To Whom It May Concern:
Investment Banking Recruiters & Hiring Managers Anonymously Give Tips on Virtual Interview Etiquette

Investment Banking Recruiters & Hiring Managers Anonymously Give Tips on Virtual Interview Etiquette

By  
Suited

We asked the recruiters and bankers at our partner firms to anonymously share their recommendations for candidate interview etiquette. Many of these are specific to virtual interviewing, which is a new practice for many of us. Use these insider tips to prepare yourself for your future interviews, and good luck!

01.

DON’T LOOK AT YOUR NOTES 

Typically when you are interviewing in person, candidates are not permitted to have notes with them. However, with the virtual format, recruiters and hiring managers have noticed candidates glancing down at their notes during the course of the interview.

It might be worth putting your notes completely away,” says one hiring manager who called this new habit out. “If one person is staring into the camera during technical questions, and the other is clearly looking at notes, we can use that as a differentiator between candidates.” 
02.

DRESS APPROPRIATELY, EVEN AT HOME 

This is one we heard a lot. Just because COVID-19 has forced all of us home into a more comfortable and familiar environment, it’s still important that candidates dress for the role. “I know many of us are more casual right now, but a sweatshirt to an interview is not acceptable,” warns one recruiter. 

03.

COME PREPARED WITH QUESTIONS 

Coming prepared with questions for your interviewers is crucial for both in-person and online interviews. “One question that I think is easy to throw out to the person who is interviewing you is ‘Why did you choose this firm?’ If you talk to multiple people at a firm you can start to draw commonalities between each person and get a sense for why people like working there,” says one recruiter we spoke with.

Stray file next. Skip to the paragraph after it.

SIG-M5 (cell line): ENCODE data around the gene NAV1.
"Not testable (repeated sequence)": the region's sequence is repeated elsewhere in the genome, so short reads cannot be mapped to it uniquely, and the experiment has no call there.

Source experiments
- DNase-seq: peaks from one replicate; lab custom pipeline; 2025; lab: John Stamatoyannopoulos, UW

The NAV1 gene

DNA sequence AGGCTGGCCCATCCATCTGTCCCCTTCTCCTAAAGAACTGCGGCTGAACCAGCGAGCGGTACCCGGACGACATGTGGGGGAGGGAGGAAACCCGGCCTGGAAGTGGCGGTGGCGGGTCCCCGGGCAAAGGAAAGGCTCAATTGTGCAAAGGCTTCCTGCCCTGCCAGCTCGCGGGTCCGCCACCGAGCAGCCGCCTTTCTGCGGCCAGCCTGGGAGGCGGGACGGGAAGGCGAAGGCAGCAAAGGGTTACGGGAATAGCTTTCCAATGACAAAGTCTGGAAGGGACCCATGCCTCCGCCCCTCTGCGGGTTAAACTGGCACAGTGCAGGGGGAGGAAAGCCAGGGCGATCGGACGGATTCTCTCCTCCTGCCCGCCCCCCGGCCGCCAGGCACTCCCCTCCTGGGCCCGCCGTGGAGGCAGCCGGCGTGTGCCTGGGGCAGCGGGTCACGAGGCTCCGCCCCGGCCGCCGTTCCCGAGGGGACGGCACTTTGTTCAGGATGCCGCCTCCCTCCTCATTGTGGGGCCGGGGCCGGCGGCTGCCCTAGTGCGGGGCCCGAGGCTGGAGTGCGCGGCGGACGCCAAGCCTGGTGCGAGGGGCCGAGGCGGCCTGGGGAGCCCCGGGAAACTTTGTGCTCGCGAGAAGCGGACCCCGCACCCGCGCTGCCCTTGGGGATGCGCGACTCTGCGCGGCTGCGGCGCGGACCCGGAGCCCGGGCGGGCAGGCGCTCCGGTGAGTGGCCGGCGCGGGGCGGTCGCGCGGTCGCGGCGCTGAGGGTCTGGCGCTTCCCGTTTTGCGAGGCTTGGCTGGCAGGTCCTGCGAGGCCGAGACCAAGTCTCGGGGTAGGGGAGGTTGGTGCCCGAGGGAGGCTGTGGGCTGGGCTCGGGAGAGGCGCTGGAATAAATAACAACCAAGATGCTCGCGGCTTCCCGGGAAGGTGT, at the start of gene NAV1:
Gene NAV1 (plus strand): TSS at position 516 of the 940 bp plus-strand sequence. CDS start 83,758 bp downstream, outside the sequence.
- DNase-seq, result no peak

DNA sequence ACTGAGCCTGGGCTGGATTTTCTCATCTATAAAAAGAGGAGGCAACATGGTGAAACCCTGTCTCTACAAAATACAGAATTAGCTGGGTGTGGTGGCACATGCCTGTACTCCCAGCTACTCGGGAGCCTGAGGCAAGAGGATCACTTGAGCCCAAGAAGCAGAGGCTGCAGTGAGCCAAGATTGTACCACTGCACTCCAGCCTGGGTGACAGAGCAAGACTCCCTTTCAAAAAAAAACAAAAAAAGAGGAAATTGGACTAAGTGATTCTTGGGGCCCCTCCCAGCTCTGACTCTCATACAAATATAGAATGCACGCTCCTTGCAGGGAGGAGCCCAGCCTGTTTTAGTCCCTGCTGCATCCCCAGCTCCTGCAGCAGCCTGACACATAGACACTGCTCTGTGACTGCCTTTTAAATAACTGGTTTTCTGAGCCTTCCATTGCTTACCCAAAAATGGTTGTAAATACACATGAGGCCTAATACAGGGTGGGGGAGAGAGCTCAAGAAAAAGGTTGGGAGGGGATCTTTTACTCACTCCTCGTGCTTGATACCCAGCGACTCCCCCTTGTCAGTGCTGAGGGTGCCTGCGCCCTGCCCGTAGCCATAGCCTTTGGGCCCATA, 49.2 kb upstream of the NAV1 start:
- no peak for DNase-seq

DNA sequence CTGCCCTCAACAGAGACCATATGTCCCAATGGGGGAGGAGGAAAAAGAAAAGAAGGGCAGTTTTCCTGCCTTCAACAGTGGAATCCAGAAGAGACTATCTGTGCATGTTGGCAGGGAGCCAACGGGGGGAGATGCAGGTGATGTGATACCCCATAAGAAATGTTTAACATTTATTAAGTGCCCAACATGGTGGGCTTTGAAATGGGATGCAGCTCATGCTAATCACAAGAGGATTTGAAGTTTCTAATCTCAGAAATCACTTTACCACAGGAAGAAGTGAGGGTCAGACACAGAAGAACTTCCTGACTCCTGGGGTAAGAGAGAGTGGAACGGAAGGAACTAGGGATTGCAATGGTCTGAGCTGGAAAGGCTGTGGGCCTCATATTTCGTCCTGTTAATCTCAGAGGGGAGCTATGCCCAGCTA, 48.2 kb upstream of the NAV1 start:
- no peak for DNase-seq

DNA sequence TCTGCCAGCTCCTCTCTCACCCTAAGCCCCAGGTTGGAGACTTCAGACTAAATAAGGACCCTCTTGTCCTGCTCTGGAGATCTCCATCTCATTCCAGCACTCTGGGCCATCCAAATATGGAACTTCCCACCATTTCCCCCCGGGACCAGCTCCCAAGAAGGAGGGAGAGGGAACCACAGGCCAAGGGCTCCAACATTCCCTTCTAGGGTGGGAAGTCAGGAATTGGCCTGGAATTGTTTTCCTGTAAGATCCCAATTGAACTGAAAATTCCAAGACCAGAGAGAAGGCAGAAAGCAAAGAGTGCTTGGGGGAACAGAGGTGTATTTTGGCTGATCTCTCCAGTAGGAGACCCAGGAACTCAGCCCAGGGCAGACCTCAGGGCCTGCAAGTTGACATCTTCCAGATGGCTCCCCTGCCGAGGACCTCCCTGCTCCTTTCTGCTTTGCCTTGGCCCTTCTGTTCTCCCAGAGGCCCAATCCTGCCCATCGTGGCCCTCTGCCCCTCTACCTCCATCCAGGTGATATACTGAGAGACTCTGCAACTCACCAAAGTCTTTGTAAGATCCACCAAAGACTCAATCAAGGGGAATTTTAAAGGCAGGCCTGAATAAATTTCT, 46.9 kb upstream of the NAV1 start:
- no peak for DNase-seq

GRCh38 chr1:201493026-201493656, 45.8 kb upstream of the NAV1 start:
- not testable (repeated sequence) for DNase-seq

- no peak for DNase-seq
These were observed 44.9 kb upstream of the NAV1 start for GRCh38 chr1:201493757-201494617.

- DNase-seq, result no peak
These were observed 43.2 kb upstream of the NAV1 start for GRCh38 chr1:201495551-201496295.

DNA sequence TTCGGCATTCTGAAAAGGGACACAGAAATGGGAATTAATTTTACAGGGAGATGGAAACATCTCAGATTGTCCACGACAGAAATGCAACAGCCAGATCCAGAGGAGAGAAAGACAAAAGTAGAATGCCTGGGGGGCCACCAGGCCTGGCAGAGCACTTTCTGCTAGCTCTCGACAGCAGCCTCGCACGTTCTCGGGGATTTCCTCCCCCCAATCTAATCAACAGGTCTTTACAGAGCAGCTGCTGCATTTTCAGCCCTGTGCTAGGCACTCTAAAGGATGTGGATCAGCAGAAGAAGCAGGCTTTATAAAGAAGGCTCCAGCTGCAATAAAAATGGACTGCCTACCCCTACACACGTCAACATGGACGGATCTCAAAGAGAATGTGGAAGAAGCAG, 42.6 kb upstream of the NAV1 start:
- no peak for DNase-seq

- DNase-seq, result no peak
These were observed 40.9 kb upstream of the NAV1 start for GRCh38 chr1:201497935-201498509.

She also recommends having a minimum of 2-3 questions prepared about the firm, the culture, specific deal flows, or their special programs. More often than not, you know who you are going to be interviewing with, so it’s even recommended you think of specific questions for each person based on their job, department, or professional history, most of which is readily available and free on LinkedIn.

“If you’re unable to think of questions on the spot related to what you and your interviewer spoke about, questions about the company’s culture and the structure of the team are always good go-to questions,” says a recruiter at another firm. 

04.

BE ENTHUSIASTIC! 

Yes, being isolated for the last 8+ months instead of face-to-face has caused us all to become a little less engaged than we once were, but recruiters and bankers want to see that you are interested and excited about the opportunity. One partner says, “I think the virtual setting can make it a bit more challenging to show your personality and interest in the firm, so students should be conscious of this when interviewing.” 

05.

IF YOU WANT TO ACCEPT ANOTHER OFFER AND THE INTERVIEW IS IN LESS THAN 48 HOURS 

This is one the trickiest situations to navigate, as it has the most potential to damage your reputation and cause headaches for the firms. While there are a few schools of thought on how best to handle, if you follow certain rules of engagement, you should be able to avoid making any bad impressions.